Because they are able to recognize a particular cell marker — a protein — antibodies are generally used to identify abnormal cells in the body. As such, they play a key role in diagnosis, treatment and basic research.
At the Institut Curie, CNRS research scientists have recently prepared a new type of antibody which for the first time combines several crucial features: it can be produced in a few days, it can be expressed directly in cells, and it is, moreover, sensitive to the shape of proteins. The latter property is particularly important as the activity of proteins depends on their shape. Thus certain cancers or illnesses such as Creutzfeldt-Jakob disease are due to a protein that has assumed an abnormal shape.
This study, which constitutes a technological advance both for basic research and diagnosis, is published in the 9 May 2003 issue of Science.
All stages in the life of a cell are controlled by the activity of proteins. Proteins enable cells to produce energy, to reproduce and to interact with their environment. All these processes must be closely monitored to avoid pathological dysfunction.
Catherine Goupillon | alfa
Nanoparticles as a Solution against Antibiotic Resistance?
15.12.2017 | Friedrich-Schiller-Universität Jena
Plasmonic biosensors enable development of new easy-to-use health tests
14.12.2017 | Aalto University
DNA molecules that follow specific instructions could offer more precise molecular control of synthetic chemical systems, a discovery that opens the door for engineers to create molecular machines with new and complex behaviors.
Researchers have created chemical amplifiers and a chemical oscillator using a systematic method that has the potential to embed sophisticated circuit...
MPQ scientists achieve long storage times for photonic quantum bits which break the lower bound for direct teleportation in a global quantum network.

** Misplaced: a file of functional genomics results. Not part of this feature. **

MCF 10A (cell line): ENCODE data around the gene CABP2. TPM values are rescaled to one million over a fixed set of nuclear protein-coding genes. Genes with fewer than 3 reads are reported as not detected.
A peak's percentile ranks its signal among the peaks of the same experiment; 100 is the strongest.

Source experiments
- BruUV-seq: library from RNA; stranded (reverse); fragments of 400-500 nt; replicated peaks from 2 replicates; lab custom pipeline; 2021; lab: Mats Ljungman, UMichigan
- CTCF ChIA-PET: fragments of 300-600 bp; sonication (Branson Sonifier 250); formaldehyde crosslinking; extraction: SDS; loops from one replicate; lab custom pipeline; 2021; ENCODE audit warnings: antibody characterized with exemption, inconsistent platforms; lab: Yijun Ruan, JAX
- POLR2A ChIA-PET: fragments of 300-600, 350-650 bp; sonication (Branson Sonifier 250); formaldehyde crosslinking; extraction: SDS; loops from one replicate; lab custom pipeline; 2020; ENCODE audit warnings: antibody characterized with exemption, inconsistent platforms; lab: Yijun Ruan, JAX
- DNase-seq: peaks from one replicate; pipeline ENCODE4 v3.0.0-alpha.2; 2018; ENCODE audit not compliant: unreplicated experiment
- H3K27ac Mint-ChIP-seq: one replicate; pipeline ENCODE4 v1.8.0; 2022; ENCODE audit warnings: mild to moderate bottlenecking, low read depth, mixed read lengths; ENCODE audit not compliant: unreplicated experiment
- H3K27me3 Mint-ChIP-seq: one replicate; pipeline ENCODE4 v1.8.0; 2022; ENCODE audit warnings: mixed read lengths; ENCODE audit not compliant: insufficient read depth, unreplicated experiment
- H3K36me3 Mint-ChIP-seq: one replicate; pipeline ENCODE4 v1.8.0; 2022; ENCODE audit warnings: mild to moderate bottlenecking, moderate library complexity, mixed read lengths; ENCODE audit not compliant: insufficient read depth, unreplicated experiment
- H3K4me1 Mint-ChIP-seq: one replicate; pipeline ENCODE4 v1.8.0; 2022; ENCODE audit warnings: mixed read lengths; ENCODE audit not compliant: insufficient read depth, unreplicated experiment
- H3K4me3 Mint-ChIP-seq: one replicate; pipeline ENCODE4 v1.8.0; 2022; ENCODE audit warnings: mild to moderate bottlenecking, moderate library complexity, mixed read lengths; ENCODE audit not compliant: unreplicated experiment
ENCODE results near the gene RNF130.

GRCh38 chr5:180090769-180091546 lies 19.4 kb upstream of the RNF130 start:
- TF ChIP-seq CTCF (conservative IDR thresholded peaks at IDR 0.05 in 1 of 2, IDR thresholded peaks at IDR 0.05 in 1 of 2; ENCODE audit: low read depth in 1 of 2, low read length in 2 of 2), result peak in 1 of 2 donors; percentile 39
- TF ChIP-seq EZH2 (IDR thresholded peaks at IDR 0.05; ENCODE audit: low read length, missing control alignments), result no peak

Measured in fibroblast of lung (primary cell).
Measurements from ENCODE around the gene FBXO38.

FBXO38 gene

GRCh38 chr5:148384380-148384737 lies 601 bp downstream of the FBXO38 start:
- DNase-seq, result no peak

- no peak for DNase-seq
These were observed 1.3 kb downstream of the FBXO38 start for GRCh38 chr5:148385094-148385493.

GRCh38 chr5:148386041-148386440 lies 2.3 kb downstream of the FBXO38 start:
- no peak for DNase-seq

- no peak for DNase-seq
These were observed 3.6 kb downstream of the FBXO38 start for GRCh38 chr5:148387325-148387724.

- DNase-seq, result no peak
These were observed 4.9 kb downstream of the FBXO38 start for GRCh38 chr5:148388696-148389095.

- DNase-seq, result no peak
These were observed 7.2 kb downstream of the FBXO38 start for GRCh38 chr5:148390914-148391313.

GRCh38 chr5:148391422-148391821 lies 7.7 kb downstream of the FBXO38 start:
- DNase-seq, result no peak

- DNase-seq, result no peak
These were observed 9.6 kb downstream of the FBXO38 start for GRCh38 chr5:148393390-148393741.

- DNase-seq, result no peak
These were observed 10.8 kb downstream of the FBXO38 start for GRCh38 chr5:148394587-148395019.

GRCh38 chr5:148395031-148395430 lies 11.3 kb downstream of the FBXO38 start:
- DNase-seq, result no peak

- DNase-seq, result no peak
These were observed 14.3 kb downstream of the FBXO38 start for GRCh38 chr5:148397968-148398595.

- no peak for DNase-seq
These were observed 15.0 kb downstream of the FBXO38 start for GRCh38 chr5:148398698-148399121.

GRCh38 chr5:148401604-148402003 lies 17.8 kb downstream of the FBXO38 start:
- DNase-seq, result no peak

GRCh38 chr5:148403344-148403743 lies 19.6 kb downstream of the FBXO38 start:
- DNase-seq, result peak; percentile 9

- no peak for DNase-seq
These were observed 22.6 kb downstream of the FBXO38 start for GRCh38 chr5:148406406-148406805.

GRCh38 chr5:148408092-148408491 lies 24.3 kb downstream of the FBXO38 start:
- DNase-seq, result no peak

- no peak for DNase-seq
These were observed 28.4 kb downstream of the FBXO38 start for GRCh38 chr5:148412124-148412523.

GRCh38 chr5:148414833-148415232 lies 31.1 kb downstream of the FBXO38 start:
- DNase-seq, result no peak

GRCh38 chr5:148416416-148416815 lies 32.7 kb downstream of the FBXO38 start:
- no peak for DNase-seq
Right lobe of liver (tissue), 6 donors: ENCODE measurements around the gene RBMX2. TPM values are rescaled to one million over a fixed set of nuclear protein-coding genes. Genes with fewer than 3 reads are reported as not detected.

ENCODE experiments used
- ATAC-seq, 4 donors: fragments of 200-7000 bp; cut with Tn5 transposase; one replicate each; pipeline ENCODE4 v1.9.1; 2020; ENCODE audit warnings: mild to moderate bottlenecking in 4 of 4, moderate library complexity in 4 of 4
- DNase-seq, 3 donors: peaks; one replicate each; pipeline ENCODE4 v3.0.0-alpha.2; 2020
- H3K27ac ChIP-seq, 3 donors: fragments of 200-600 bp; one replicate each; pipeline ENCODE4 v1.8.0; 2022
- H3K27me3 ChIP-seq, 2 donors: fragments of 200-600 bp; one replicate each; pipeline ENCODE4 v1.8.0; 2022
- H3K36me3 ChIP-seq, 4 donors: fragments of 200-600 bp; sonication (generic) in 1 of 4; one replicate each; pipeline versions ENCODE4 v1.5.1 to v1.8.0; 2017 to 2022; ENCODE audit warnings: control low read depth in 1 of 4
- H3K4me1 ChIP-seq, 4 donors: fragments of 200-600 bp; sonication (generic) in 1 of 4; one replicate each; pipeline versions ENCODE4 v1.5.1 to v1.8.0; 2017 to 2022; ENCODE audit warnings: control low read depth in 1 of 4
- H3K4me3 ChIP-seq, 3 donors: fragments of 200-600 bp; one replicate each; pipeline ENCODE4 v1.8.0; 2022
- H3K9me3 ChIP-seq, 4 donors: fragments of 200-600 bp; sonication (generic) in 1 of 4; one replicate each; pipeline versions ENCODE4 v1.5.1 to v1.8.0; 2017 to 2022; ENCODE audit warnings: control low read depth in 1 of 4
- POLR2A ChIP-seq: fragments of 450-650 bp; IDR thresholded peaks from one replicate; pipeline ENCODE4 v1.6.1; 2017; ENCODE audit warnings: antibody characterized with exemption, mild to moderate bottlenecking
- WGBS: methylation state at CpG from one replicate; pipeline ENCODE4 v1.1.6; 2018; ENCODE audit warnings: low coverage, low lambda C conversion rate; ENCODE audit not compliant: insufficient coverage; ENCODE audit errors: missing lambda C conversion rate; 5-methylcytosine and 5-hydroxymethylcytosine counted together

Concerning the development of quantum memories for the realization of global quantum networks, scientists of the Quantum Dynamics Division led by Professor...
Researchers have developed a water cloaking concept based on electromagnetic forces that could eliminate an object's wake, greatly reducing its drag while...
Tiny pores at a cell's entryway act as miniature bouncers, letting in some electrically charged atoms--ions--but blocking others. Operating as exquisitely sensitive filters, these "ion channels" play a critical role in biological functions such as muscle contraction and the firing of brain cells.
To rapidly transport the right ions through the cell membrane, the tiny channels rely on a complex interplay between the ions and surrounding molecules,...
The miniaturization of the current technology of storage media is hindered by fundamental limits of quantum mechanics. A new approach consists in using so-called spin-crossover molecules as the smallest possible storage unit. Similar to normal hard drives, these special molecules can save information via their magnetic state. A research team from Kiel University has now managed to successfully place a new class of spin-crossover molecules onto a surface and to improve the molecule’s storage capacity. The storage density of conventional hard drives could therefore theoretically be increased by more than one hundred fold. The study has been published in the scientific journal Nano Letters.
Over the past few years, the building blocks of storage media have gotten ever smaller. But further miniaturization of the current technology is hindered by...
11.12.2017 | Event News
08.12.2017 | Event News
07.12.2017 | Event News
15.12.2017 | Power and Electrical Engineering
15.12.2017 | Materials Sciences
15.12.2017 | Life Sciences